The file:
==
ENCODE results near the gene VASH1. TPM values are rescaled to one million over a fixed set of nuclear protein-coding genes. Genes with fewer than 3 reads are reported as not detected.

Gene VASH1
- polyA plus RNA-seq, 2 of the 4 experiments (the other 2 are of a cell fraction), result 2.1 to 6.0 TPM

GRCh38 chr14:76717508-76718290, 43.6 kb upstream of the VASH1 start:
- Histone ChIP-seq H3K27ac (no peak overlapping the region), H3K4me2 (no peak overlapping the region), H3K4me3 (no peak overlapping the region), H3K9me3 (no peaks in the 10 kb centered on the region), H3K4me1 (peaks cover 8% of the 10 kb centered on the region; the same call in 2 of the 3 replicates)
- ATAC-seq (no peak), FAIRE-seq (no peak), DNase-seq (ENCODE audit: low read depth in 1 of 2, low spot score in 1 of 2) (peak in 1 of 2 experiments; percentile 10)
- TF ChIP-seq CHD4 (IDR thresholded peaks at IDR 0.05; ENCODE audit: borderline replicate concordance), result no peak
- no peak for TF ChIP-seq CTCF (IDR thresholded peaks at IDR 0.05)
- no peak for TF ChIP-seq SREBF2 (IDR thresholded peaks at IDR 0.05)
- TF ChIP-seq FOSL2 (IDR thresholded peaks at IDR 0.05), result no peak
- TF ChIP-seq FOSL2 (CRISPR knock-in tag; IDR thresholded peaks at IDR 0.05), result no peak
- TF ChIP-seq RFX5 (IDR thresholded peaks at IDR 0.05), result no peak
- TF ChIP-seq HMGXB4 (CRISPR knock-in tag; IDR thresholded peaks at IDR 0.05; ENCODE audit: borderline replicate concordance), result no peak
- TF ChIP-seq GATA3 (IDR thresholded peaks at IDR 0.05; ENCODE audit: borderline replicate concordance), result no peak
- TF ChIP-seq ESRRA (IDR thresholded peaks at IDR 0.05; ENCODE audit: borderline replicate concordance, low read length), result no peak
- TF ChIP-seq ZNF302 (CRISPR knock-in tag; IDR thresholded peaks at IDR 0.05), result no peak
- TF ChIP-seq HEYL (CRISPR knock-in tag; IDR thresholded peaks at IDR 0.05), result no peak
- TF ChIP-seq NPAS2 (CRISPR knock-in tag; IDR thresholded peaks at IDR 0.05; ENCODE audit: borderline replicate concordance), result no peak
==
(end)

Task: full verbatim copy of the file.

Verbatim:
ENCODE results near the gene VASH1. TPM values are rescaled to one million over a fixed set of nuclear protein-coding genes. Genes with fewer than 3 reads are reported as not detected.

Gene VASH1
- polyA plus RNA-seq, 2 of the 4 experiments (the other 2 are of a cell fraction), result 2.1 to 6.0 TPM

GRCh38 chr14:76717508-76718290, 43.6 kb upstream of the VASH1 start:
- Histone ChIP-seq H3K27ac (no peak overlapping the region), H3K4me2 (no peak overlapping the region), H3K4me3 (no peak overlapping the region), H3K9me3 (no peaks in the 10 kb centered on the region), H3K4me1 (peaks cover 8% of the 10 kb centered on the region; the same call in 2 of the 3 replicates)
- ATAC-seq (no peak), FAIRE-seq (no peak), DNase-seq (ENCODE audit: low read depth in 1 of 2, low spot score in 1 of 2) (peak in 1 of 2 experiments; percentile 10)
- TF ChIP-seq CHD4 (IDR thresholded peaks at IDR 0.05; ENCODE audit: borderline replicate concordance), result no peak
- no peak for TF ChIP-seq CTCF (IDR thresholded peaks at IDR 0.05)
- no peak for TF ChIP-seq SREBF2 (IDR thresholded peaks at IDR 0.05)
- TF ChIP-seq FOSL2 (IDR thresholded peaks at IDR 0.05), result no peak
- TF ChIP-seq FOSL2 (CRISPR knock-in tag; IDR thresholded peaks at IDR 0.05), result no peak
- TF ChIP-seq RFX5 (IDR thresholded peaks at IDR 0.05), result no peak
- TF ChIP-seq HMGXB4 (CRISPR knock-in tag; IDR thresholded peaks at IDR 0.05; ENCODE audit: borderline replicate concordance), result no peak
- TF ChIP-seq GATA3 (IDR thresholded peaks at IDR 0.05; ENCODE audit: borderline replicate concordance), result no peak
- TF ChIP-seq ESRRA (IDR thresholded peaks at IDR 0.05; ENCODE audit: borderline replicate concordance, low read length), result no peak
- TF ChIP-seq ZNF302 (CRISPR knock-in tag; IDR thresholded peaks at IDR 0.05), result no peak
- TF ChIP-seq HEYL (CRISPR knock-in tag; IDR thresholded peaks at IDR 0.05), result no peak
- TF ChIP-seq NPAS2 (CRISPR knock-in tag; IDR thresholded peaks at IDR 0.05; ENCODE audit: borderline replicate concordance), result no peak